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Haleigh Poutre and ‘Ethical’ Dehydration March 15, 2006.

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Presentation on theme: "Haleigh Poutre and ‘Ethical’ Dehydration March 15, 2006."— Presentation transcript:

1 Haleigh Poutre and ‘Ethical’ Dehydration March 15, 2006

2 Haleigh Poutre  11 years old, beaten nearly to death in September 2005 by her adoptive mother and stepfather  Within a week, doctors at Baystate Medical Center in Massachusetts diagnosed her as "virtually brain dead" from an irreversible coma

3 The courts decide  Once court-appointed guardian Harry Spence was told of the diagnosis (he never visited her), he sought court permission to remove her respirator and feeding tube  The court agreed and was affirmed by the Massachusetts supreme court despite pleas from the stepfather

4 “Brain dead”??  When Spence finally visited her, she was conscious and responsive  Spence called off the dehydration  Haleigh is now breathing and eating solid food on her own (though still on a feeding tube) while receiving therapy at Francisan Hospital for Children in Brighton

5 Wesley J. Smith  Attorney and consultant for the International Task Force on Euthanasia and Assisted Suicide, special consultant to the Center for Bioethics and Culture  Has filed amicus briefs opposing the legalization of assisted suicide and on other bioethical issues in federal and state courts

6 …and he’s coming here!  WJS will be speaking on March 29 in the Campus Center Little Theater at 7:30pm  “Bioethics: Creating a Disposable Caste of People?”

7 Euthanasia  “The intentional killing by act or omission of a dependent human being for his or her alleged benefit”  By action: performing an action, i.e., lethal injection, providing drugs in lethal amounts  By omission: not providing necessary and ordinary care

8 Dehydration?  Artificial nutrition and hydration (ANH) is defined in law and medical ethics as ordinary medical treatment that can be refused, like antibiotics or surgery  Thus, removing ANH is an "ethical" way to end the lives of disabled patients like HP and Terri Schiavo even though it’s euthanasia by omission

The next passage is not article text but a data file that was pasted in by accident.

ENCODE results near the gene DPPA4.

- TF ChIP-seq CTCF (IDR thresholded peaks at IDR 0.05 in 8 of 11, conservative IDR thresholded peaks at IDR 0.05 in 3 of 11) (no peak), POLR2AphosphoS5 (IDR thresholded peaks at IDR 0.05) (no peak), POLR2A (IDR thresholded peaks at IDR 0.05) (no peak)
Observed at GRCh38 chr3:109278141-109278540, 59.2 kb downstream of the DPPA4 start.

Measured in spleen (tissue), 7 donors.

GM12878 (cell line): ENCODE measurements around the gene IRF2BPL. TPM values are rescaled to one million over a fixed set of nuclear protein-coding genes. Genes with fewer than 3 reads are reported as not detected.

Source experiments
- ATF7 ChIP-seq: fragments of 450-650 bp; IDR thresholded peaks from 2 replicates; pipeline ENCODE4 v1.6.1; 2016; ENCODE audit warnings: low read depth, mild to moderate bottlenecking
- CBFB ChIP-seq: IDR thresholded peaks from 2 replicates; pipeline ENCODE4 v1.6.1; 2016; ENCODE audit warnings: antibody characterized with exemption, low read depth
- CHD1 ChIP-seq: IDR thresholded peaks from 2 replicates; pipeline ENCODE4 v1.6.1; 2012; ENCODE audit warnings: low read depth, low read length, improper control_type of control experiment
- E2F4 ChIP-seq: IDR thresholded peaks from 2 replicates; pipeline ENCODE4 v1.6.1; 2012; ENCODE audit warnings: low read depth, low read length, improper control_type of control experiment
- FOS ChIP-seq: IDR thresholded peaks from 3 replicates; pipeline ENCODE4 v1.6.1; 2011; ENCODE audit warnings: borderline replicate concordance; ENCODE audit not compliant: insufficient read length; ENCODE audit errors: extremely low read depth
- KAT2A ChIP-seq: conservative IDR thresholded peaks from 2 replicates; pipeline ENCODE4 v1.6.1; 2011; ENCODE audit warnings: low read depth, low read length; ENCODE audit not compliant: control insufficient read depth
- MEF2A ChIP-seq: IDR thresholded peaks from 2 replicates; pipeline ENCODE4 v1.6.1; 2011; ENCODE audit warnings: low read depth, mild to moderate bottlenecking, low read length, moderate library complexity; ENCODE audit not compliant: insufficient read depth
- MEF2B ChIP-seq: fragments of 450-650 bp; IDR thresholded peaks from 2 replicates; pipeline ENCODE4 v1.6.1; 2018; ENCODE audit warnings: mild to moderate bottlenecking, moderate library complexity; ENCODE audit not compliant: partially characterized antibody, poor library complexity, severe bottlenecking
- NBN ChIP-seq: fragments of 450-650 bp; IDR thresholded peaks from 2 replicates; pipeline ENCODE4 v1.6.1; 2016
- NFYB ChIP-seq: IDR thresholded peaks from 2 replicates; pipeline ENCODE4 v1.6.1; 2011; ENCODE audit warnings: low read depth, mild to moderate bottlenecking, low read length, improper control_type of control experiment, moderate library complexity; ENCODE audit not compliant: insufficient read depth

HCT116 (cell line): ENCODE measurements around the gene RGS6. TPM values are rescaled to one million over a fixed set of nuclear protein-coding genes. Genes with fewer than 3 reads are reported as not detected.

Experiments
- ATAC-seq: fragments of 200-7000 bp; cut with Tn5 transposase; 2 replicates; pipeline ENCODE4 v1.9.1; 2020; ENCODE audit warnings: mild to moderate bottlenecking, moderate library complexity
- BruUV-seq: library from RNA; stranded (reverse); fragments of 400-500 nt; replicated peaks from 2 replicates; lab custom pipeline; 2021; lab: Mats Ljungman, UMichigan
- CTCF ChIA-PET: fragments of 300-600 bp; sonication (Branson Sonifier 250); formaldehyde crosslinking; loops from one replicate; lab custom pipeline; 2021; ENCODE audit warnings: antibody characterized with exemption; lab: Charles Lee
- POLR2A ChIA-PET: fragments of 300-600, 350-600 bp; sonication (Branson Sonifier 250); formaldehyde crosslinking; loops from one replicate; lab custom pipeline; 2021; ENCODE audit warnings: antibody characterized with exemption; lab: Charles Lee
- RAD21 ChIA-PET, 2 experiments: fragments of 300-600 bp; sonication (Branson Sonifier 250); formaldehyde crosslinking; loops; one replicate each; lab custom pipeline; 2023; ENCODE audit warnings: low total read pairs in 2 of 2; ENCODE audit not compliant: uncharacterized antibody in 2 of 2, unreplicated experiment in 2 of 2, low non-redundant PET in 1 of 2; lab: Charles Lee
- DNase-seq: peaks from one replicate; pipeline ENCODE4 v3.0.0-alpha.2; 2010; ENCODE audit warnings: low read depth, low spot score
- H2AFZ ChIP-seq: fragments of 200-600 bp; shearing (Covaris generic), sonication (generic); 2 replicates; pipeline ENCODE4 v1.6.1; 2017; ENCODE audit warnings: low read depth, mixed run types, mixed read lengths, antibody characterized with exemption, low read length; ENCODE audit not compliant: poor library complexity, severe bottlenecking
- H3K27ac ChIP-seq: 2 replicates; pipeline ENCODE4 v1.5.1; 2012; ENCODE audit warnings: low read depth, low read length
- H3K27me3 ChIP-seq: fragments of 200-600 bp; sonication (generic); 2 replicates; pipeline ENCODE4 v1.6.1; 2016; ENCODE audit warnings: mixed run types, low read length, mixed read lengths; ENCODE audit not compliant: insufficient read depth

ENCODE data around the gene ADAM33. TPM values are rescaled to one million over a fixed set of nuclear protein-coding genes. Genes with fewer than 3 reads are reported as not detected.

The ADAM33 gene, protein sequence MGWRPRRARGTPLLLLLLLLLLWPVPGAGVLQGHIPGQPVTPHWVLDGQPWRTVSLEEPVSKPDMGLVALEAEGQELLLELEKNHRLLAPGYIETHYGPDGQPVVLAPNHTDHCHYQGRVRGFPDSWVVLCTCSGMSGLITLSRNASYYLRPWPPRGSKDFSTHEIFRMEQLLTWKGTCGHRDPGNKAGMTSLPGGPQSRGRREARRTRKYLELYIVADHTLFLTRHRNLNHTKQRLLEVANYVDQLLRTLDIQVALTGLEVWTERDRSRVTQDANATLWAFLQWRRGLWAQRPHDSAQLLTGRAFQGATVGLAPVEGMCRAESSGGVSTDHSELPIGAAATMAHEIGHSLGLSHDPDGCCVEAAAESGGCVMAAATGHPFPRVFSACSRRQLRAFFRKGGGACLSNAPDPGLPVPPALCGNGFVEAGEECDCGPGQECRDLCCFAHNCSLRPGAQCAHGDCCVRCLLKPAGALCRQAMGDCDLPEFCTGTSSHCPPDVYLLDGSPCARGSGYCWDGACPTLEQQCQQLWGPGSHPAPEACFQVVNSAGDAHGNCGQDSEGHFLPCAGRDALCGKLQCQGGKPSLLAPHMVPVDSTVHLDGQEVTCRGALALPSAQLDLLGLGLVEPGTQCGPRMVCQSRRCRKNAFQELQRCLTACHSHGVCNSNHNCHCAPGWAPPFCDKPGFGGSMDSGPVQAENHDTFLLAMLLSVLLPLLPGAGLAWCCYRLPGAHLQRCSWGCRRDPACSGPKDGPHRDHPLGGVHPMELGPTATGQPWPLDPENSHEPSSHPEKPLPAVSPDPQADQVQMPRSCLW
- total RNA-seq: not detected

9 How did this happen?  In the 1980s, the bioethics movement launched a campaign to change the classification of ANH from humane care to medical treatment  In March 1986, the American Medical Association Council on Ethical and Judicial Affairs legitimized dehydration

10 AMA Statement  Said terminating life-support treatment was ethical even if: "...death is not imminent but a patient's coma is beyond doubt medical treatment includes medication and artificially or technologically supplied respiration, nutrition and hydration."

11 Cruzan v. Director, Missouri Department of Health  In 1983, Nancy Cruzan woke up in a persistent vegetative state (PVS) after a car accident  4 years later, her family decided to remove her feeding tube  The Missouri supreme court ruled there wasn’t enough evidence that she didn’t want to be kept alive

12 To the Supreme Court  In 1990, the Supreme Court affirmed the Missouri law allowing removal of ANH given “clear and convincing evidence”  Yet it agreed that ANH is medical treatment  Soon all 50 states permitted withdrawal of ANH based on the Court’s ruling  Afterward, three close friends of Cruzan said that she didn’t want to stay alive; the Missouri court allowed removal and she died 11 days later

13 Once and again  In 1994, the AMA released another statement that broadened who may be dehydrated: “Even if the patient is not terminally ill or permanently unconscious, it is not unethical to discontinue all means of life-sustaining medical treatment…”  Terri Schiavo’s feeding tube was removed based on testimony that she was in a PVS

14 The Danger  Terri Schiavo’s death was not unique—look at Haleigh Poutre  WJS points out that Haleigh isn’t safe from dehydration even though she is conscious  Disabled people’s lives may become liabilities as long as ANH is considered medical treatment and third parties can decide to withdraw it

15 References  American Medical Association, “E-2.20 Withholding or Withdrawing Life-Sustaining Medical Treatment” http://www.ama-    Wesley J. Smith, “Like Terri Schiavo, Haleigh Poutre Not Safe When Others Decide Her Fate”

16 Euthanasia by Action  Indirect: providing treatment with known side effect of early death  Direct: actively inducing death (i.e., lethal injection)  Assisted suicide: providing means to patient in order to kill him/herself (i.e., providing drugs in excessive amounts—Oregon)

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